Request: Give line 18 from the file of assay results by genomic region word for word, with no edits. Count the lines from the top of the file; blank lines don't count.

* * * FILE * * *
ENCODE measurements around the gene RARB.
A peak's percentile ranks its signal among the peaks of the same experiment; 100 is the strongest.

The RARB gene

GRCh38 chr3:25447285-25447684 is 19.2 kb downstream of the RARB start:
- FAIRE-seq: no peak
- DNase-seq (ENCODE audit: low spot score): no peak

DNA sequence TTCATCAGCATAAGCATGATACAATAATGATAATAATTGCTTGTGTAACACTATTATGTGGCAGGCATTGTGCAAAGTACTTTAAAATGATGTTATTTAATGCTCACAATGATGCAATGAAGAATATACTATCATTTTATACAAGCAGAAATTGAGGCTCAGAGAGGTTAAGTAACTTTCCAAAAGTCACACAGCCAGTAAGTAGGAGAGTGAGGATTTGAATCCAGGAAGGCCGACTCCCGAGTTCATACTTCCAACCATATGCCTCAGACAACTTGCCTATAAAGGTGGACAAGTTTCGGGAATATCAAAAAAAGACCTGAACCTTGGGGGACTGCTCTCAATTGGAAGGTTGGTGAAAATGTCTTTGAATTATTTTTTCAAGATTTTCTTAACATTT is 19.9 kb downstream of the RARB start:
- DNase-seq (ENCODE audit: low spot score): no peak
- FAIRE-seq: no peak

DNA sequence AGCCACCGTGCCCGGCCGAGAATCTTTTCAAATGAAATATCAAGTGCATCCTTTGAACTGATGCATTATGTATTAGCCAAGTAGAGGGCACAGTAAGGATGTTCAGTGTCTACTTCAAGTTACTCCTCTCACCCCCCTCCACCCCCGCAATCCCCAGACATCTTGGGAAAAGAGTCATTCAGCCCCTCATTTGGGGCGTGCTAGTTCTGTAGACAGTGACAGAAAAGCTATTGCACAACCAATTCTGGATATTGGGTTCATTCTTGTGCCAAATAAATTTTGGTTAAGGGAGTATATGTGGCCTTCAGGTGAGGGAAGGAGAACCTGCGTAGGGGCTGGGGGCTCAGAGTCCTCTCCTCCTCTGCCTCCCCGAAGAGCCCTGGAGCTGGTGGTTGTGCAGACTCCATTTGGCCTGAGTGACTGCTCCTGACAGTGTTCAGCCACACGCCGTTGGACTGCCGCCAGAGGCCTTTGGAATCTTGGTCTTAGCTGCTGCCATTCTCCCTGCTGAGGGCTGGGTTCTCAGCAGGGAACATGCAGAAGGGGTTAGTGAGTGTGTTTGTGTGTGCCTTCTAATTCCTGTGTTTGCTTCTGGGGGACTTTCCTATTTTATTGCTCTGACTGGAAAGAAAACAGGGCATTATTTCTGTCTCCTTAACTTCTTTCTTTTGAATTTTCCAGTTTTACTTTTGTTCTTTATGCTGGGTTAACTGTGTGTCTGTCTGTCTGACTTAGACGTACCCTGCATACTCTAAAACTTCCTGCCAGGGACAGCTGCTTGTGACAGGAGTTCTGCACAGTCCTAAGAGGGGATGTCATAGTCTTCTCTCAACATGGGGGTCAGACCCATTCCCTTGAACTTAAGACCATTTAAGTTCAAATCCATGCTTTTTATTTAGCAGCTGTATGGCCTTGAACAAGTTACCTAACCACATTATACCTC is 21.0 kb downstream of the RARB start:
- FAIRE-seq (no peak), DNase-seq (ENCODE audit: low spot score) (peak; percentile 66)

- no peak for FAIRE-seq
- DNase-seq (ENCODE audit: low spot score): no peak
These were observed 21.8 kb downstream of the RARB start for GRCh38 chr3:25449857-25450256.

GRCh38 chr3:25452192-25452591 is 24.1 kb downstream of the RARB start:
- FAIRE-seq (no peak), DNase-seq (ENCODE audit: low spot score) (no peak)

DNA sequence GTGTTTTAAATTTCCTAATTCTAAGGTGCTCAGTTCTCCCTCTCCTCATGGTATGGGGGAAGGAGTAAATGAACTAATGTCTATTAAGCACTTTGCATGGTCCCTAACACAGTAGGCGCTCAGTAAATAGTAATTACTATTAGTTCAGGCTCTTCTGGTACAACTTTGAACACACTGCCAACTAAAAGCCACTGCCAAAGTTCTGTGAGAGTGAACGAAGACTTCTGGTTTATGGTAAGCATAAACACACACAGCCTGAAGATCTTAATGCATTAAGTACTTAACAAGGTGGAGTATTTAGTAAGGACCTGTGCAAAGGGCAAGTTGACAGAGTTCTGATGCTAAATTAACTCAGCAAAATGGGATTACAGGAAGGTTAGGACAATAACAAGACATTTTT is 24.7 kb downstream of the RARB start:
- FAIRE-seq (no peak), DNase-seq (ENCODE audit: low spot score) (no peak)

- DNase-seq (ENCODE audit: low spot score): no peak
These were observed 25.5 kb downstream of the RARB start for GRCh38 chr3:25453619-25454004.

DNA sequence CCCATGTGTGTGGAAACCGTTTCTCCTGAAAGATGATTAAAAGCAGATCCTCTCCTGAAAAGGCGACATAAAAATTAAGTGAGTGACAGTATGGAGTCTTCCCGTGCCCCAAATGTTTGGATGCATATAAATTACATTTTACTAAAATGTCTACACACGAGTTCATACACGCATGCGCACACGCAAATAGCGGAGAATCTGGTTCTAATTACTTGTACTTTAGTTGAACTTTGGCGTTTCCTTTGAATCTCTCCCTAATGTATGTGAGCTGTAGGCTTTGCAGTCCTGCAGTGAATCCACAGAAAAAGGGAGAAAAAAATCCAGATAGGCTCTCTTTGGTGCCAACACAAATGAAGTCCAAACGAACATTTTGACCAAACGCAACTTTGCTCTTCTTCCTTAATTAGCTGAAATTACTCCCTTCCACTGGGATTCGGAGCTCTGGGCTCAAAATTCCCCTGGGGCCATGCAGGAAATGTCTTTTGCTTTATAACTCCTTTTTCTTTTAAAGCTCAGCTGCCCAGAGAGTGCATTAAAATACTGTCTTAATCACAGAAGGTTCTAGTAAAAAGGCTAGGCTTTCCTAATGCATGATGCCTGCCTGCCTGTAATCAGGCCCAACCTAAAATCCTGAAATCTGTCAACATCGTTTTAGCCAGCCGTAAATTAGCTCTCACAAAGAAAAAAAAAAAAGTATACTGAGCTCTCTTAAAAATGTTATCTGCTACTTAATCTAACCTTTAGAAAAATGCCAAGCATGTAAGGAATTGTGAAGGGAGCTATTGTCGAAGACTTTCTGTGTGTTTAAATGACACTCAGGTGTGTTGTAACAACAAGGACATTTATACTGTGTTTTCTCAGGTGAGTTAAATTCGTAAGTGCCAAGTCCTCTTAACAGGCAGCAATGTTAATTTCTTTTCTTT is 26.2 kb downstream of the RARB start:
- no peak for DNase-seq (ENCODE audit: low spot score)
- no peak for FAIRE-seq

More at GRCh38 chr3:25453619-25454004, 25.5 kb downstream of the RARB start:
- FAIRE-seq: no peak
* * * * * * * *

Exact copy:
- FAIRE-seq (no peak), DNase-seq (ENCODE audit: low spot score) (no peak)